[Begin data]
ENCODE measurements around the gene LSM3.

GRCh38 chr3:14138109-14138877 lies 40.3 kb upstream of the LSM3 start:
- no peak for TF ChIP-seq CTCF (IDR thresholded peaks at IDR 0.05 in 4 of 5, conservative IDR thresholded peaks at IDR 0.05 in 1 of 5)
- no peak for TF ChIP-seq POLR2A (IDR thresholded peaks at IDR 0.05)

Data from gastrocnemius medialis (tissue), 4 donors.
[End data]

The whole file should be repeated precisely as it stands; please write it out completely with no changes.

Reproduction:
ENCODE measurements around the gene LSM3.

GRCh38 chr3:14138109-14138877 lies 40.3 kb upstream of the LSM3 start:
- no peak for TF ChIP-seq CTCF (IDR thresholded peaks at IDR 0.05 in 4 of 5, conservative IDR thresholded peaks at IDR 0.05 in 1 of 5)
- no peak for TF ChIP-seq POLR2A (IDR thresholded peaks at IDR 0.05)

Data from gastrocnemius medialis (tissue), 4 donors.